The air at 4:30 is cool and lightless, the Moon is waning gibbous, low in the south in Capricornus, and in the southwest, Jupiter is descending in Ophiuchus. And Mother came to see the tiger lilies yesterday, they are blooming beside the pond, marking the farm’s July. The blossoms hung, orange and burnt red, above their tousled beds, mirrored in the water of a sultry, hazy day. I maneuvered her through the heavy grass, brought her as close as I could, and she stood, gazing at the flowers silently and gripping her cane with her face set stiff and grim. We stood there balanced as though together on a precarious scale, and then she muttered, That’s enough. Slowly I guided her back to the yard. She waited for me to hobble round and bring her car from the shade of the barn, like a bent post in the sun of the day.
I will gather stone and make a cairn this winter for my father. So I took the truck up the mountain and got it loaded, pulled up stones out of the black woods dirt that smells of trees. The biggest I can lift, some rounded, some flat, some jutted by sharp grips. I use an old chisel for prying sometimes. Stones give out a crack if they knock together when I throw them on the truck but I try not to let them do that. A few crickets still were singing under the leaves. The shadows had risen by the time I had the load, but I heard a saw going on the road below so I had a smoke and waited, night chill coming on through the trees. Then I went down, the truck creaked and sagged and no lights on but the Moon came up and the twigs screeching alongside make good guides.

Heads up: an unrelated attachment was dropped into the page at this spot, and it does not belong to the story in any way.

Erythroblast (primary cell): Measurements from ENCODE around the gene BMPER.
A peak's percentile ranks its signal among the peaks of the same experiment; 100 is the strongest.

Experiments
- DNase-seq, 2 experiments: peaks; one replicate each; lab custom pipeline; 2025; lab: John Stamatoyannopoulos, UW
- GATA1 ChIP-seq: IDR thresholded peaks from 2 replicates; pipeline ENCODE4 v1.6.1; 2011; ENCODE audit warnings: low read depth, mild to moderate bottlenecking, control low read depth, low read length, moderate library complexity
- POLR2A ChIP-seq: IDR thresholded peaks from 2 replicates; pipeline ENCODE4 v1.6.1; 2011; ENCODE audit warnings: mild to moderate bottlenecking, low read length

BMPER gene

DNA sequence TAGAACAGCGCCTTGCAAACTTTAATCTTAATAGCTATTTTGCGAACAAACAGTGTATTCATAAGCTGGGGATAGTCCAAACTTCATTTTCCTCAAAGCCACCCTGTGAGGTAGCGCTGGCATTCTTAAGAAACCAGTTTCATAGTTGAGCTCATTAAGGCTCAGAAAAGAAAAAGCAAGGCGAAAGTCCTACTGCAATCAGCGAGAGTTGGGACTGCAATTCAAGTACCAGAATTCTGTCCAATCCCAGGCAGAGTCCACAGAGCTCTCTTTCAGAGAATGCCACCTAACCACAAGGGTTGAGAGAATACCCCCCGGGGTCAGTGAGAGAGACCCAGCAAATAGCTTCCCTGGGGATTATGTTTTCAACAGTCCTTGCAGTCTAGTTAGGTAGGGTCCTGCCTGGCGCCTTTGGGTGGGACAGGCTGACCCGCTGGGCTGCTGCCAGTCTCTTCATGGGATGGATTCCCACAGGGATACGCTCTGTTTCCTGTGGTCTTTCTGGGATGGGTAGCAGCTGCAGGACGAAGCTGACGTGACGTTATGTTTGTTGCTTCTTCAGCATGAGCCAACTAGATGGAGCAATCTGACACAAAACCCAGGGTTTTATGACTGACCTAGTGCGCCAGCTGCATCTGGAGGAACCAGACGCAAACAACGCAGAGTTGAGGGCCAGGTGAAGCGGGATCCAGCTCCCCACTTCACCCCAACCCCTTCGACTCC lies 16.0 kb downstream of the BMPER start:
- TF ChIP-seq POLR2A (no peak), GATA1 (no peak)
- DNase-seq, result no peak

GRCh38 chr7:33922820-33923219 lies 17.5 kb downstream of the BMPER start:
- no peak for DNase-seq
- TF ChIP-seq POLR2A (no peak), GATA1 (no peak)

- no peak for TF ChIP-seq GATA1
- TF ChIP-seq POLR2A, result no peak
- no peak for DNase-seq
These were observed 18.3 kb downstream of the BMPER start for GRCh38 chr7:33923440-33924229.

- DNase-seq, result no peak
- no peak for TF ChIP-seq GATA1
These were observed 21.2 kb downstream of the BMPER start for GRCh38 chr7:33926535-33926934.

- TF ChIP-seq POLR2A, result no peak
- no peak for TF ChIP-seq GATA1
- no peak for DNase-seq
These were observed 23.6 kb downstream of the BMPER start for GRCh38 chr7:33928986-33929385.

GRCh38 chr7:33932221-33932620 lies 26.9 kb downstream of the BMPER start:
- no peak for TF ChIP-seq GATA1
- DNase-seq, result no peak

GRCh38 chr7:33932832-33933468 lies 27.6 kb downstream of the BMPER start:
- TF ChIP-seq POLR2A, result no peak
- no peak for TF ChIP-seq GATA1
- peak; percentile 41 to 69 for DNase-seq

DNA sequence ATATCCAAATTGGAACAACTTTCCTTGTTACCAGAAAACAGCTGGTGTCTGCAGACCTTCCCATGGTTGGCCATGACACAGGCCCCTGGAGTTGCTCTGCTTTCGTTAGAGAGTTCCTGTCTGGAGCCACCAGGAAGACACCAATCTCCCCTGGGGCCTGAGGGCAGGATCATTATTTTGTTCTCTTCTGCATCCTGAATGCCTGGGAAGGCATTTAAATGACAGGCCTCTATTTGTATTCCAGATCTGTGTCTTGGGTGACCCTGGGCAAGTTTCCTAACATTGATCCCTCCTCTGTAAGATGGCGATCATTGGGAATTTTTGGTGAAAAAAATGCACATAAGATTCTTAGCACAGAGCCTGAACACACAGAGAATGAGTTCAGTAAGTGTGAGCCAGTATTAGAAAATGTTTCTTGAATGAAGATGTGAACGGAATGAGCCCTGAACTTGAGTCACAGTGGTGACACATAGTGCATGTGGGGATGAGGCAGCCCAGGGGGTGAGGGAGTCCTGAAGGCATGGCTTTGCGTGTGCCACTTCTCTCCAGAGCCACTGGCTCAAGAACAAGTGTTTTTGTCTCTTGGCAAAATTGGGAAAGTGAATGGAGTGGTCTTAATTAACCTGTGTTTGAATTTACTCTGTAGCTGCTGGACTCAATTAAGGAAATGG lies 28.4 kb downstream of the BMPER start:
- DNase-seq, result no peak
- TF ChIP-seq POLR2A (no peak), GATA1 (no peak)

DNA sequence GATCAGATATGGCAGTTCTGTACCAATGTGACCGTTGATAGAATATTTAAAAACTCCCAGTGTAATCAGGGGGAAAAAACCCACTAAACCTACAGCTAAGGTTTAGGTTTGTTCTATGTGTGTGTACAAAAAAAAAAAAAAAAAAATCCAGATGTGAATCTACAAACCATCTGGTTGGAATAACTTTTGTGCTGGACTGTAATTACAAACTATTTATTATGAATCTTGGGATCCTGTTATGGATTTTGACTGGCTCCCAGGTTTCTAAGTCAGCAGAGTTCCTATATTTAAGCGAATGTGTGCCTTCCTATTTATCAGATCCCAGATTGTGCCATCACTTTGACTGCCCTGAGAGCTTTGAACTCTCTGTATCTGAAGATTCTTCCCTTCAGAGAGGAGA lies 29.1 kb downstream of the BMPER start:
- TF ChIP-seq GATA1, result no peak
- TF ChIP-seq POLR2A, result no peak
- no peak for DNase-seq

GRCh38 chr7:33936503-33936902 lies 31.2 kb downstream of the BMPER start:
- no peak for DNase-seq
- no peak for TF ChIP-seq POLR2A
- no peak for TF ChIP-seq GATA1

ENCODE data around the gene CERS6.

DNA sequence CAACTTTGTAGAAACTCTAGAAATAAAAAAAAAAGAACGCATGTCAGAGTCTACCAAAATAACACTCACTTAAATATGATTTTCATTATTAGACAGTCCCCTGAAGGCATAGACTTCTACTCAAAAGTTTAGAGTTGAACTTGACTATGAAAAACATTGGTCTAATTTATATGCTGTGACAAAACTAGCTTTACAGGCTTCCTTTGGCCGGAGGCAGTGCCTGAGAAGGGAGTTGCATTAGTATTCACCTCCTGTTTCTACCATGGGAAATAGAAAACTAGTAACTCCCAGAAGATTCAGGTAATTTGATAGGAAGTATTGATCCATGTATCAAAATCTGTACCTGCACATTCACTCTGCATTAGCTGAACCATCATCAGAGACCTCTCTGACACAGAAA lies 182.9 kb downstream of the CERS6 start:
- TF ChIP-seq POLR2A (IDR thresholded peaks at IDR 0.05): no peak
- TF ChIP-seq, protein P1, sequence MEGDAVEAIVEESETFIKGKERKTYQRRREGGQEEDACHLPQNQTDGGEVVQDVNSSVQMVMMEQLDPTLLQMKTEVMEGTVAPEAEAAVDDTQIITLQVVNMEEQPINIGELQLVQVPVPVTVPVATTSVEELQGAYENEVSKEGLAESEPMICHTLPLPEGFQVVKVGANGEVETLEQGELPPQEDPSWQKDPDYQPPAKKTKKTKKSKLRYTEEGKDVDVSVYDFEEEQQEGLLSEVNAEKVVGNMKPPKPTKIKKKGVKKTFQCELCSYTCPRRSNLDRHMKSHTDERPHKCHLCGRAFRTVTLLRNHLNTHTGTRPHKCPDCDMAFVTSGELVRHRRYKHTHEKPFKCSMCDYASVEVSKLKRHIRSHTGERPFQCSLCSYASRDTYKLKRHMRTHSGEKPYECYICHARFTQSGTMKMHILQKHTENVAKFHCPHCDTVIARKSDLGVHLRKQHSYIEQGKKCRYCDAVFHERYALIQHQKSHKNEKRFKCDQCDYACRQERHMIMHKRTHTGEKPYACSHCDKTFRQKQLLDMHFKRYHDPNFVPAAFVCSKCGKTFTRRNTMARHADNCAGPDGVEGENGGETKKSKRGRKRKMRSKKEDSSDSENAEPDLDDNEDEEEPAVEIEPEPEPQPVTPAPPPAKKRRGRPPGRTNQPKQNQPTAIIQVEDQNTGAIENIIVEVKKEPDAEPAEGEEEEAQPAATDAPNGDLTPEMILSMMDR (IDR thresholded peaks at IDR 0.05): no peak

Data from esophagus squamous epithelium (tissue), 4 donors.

Richard Winters runs Two Winters Woods, a small Pennsylvania farm with ventures including firewood, evergreen shrubs and publishing small books drawn from the farm and mountains. The farm will have us always is based on excerpts from the 2017 novella Sawhorse. Forthcoming are additional chapbooks and a series of stories titled Hillborn. He tweets @2WintersWoods
Photographs (including header image) by Richard Winters
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